Friendly Fiber Aficionados
A few of the booths contained lighted display containers in which fiber samples clearly illustrated the incredible softness of the owners' animals. Spinners and knitters were everywhere running the heavenly soft and colorful fibers through their fingers. The alpaca owners thoughtfully displayed their livestock with their often-humorous names on the documentation required when animals are transported. Many families were evidently in the business together; a large number of participants appeared to be couples who had perhaps retired but found a new career in the keeping of alpacas.
What's the Buzz?
Naturally curious, many of the alpacas approached the barriers to their indoor grazing areas when we passed by. Their eyes were at about the same level as mine, and they seemed to love the attention paid to them by one and all. At times, I could hear a faint buzzing sound from them communicating to each other. Going out for a tethered stroll seemed to be a popular pastime for both the alpacas and their owners. They are so docile that only a light halter is required to keep them in hand. The only one I saw become slightly agitated was named Super Stud, and that was only because a lady alpaca had tantalizingly walked past his enclosure!
Alpaca With a Twist
Jennifer Orr, owner of Alpaca With a Twist, the yarn company you've come to know through samples knit for Creative Knitting, also owns her own herd of alpacas. She was a wealth of information about the life cycle of her beloved alpacas. Gestation is about 12 months, and one cria (baby alpaca) is the norm. To say they are adorable is a gross understatement!
In her blog, Alpaca With a Twist, Jennifer relates that a byproduct of the national show is being pressed into service to help remedy the Gulf Coast oil disaster. Copper Ridge Alpacas donated over 25 pounds of fiber to the cause. The donated fiber was not the premium fiber used to make fine alpaca yarns, but was instead the shorter, coarser material not suitable for spinning. At the national show, breeders donated enough fiber to fill a livestock trailer! It will be stuffed into nylon stockings to absorb the oil before it reaches the delicate ecosystems threatened by the spill.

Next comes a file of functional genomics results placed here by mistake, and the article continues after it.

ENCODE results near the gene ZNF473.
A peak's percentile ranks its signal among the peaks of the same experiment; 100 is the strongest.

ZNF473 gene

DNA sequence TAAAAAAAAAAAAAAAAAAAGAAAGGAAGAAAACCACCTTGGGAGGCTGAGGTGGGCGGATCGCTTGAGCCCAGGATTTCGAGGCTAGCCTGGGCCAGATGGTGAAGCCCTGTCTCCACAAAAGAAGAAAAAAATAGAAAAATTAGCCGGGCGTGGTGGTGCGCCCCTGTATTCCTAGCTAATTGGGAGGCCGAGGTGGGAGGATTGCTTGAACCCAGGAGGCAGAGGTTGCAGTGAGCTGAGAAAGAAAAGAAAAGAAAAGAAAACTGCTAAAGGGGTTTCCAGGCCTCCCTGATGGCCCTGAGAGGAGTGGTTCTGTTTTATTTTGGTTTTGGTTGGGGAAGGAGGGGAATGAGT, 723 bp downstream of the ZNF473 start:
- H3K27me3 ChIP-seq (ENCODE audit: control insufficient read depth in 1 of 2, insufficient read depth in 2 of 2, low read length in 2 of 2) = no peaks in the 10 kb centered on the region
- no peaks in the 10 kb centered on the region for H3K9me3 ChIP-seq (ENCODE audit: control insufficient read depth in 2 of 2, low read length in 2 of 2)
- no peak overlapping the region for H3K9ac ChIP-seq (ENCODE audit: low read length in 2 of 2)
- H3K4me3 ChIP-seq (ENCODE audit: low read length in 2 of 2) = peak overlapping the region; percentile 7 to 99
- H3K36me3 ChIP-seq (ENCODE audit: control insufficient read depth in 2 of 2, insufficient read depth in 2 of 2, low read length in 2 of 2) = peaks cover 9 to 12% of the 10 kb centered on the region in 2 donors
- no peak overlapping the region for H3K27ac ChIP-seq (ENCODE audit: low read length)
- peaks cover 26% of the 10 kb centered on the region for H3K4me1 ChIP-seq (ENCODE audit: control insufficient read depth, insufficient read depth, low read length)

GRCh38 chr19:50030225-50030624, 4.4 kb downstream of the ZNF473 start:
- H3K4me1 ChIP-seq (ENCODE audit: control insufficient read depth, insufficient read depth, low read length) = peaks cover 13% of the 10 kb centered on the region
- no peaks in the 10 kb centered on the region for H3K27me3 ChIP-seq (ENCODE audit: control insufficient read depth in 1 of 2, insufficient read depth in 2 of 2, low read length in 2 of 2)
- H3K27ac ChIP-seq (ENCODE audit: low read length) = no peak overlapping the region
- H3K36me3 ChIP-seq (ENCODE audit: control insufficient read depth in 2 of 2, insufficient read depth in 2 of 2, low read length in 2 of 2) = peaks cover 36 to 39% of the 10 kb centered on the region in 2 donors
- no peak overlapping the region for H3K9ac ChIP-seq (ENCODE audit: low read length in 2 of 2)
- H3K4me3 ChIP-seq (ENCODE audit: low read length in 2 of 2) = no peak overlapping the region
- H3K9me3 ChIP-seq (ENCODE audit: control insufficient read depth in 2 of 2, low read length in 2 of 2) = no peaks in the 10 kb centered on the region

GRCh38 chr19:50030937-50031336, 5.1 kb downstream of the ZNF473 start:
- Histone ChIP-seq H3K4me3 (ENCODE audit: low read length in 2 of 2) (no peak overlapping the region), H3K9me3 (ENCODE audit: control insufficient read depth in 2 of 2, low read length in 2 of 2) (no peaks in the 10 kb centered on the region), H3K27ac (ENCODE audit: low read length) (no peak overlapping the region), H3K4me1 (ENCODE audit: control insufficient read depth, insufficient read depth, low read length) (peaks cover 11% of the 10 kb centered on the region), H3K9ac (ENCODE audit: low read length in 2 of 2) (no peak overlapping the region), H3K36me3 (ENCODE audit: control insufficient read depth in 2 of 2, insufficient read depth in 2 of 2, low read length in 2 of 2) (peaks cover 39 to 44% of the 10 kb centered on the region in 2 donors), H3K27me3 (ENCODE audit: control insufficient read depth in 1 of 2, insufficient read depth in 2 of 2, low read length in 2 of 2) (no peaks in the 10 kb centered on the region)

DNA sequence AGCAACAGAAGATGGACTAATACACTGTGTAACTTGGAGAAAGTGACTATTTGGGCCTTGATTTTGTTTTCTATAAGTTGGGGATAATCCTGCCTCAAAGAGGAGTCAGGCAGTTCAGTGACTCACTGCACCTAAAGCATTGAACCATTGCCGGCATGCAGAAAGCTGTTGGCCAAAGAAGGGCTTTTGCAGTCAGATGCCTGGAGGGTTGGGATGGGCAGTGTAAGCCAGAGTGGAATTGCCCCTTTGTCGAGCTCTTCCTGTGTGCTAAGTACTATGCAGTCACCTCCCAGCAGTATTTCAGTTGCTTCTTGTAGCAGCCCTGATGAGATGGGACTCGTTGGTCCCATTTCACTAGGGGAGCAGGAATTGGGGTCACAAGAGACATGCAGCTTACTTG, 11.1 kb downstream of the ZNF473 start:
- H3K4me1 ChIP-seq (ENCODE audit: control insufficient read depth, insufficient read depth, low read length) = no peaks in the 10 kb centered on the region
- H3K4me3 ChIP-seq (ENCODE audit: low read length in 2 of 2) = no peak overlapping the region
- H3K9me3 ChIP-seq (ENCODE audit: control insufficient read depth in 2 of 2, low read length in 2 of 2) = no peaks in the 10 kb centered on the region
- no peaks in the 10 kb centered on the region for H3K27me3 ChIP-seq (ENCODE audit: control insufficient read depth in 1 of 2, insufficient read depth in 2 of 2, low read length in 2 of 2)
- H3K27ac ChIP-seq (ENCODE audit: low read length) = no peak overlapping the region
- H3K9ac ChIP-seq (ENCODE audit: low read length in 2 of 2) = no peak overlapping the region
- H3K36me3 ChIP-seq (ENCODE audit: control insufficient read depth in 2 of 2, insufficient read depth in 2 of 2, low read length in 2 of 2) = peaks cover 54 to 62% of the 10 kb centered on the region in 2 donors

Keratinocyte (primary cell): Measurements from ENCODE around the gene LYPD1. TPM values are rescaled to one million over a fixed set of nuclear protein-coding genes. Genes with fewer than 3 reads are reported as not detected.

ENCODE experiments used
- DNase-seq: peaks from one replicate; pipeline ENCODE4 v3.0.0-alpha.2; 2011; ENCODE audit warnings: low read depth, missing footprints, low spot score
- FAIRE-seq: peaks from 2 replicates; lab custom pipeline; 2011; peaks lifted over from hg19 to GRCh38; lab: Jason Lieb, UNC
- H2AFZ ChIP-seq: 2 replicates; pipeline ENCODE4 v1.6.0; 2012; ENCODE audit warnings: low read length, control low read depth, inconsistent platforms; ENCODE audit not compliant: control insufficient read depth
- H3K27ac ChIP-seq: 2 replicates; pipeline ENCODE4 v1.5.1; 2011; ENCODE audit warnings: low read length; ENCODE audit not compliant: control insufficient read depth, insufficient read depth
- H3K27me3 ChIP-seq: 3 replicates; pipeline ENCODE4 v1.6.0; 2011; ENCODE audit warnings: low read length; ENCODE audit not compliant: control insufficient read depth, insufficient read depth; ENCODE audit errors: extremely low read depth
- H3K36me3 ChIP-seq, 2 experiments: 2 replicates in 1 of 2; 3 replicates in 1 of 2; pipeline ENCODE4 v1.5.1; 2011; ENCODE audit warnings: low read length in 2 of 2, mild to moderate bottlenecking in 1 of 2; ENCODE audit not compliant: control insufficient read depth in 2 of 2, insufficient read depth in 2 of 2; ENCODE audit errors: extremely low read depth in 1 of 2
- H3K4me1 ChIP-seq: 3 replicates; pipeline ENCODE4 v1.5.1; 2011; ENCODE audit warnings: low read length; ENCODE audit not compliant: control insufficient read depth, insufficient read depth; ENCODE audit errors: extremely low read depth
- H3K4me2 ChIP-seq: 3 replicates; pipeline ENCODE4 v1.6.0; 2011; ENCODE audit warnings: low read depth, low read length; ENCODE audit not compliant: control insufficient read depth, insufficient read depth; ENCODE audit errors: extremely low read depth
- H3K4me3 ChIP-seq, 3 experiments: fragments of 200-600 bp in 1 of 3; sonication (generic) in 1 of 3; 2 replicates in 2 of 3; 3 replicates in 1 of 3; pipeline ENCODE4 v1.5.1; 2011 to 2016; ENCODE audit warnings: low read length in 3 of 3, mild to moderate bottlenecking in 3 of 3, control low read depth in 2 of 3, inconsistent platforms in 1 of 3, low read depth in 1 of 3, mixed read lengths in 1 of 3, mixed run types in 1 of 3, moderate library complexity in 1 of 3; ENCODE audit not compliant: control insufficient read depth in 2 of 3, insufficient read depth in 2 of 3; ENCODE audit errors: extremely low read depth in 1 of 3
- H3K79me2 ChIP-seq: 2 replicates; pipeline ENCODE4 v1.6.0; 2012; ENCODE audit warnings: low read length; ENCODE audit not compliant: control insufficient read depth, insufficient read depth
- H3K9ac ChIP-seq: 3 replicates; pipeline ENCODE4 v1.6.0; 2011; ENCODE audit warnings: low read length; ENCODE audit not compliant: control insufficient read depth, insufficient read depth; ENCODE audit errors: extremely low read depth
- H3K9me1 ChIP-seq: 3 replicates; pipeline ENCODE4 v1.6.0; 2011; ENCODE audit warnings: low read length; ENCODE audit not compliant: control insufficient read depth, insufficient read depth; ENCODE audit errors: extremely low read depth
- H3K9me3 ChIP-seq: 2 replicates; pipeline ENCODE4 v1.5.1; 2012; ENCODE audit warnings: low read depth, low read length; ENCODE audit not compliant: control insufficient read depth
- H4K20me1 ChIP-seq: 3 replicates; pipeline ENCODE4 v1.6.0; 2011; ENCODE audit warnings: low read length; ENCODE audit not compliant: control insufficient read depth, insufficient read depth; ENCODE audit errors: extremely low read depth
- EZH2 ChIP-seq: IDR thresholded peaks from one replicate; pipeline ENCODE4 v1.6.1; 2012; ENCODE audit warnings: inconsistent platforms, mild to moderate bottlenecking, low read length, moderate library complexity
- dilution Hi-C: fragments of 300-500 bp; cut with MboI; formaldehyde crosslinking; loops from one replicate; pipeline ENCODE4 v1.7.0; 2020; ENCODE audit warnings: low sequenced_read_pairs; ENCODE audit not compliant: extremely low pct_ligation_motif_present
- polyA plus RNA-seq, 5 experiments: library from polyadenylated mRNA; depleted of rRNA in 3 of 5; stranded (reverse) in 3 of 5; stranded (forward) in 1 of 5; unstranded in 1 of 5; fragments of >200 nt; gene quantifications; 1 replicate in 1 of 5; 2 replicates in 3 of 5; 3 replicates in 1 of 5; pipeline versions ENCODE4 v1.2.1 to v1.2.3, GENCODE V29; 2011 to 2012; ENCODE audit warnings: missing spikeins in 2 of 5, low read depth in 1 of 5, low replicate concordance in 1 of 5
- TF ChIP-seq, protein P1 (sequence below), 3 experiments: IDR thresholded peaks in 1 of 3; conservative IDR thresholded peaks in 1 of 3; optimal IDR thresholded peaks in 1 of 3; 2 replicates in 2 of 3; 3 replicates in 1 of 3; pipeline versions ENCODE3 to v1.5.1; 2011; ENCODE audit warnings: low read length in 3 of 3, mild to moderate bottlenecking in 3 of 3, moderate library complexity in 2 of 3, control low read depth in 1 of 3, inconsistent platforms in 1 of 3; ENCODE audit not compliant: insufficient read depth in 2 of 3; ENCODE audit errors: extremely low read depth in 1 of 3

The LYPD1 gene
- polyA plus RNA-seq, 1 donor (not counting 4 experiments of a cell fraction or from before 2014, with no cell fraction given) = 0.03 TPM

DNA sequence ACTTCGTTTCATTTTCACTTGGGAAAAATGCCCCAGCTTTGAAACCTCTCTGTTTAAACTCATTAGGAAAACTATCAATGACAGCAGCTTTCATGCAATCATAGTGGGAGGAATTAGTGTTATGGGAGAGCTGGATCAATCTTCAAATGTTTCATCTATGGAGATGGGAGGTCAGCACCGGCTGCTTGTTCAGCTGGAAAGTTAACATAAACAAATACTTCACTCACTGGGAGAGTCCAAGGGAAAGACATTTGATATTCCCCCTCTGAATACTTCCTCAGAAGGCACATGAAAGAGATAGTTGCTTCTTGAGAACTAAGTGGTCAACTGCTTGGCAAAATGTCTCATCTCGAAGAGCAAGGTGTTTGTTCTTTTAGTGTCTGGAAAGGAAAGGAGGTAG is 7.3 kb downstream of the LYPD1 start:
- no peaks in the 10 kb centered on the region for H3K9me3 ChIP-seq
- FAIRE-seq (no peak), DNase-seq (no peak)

What I Bought
In the market, many booths were brimming with sweaters, ruanas, tailored jackets and coats. In the first one I visited, a large table was piled high with the most beautiful teddy bears I had ever seen.
The LAИART booth held pride of place in front of the entry to the exhibition hall. There were not only many sizes of bears available, but also alpaca animal figures. Some were in colors never seen in nature, but mine (given to me by one of the vendors) is black and closely resembles a suri alpaca. Racks of cushy alpaca socks, knitted by machine, were available as were hats, scarves and lots of other accessories as well. See all the goodies at LAИART.
Even though I did not see alpaca yarn available for purchase at the show, I was not immune to the lure of its incredibly soft fibers. One vendor, Classic Alpaca, had winter hats made from alpaca hides for sale. The hat I couldn't resist was made of this material. I won't be wearing it for months now, but when the thermometer once again dips below freezing, I'll be prepared in my gorgeous white hat! Vendor Chris McCue got my attention when he indicated that alpaca yarn would soon be added to the list of products sold at Classical Alpaca.
Here is an unshorn alpaca, from Alpacas of Cedar Ridge, with three generations of his loving family.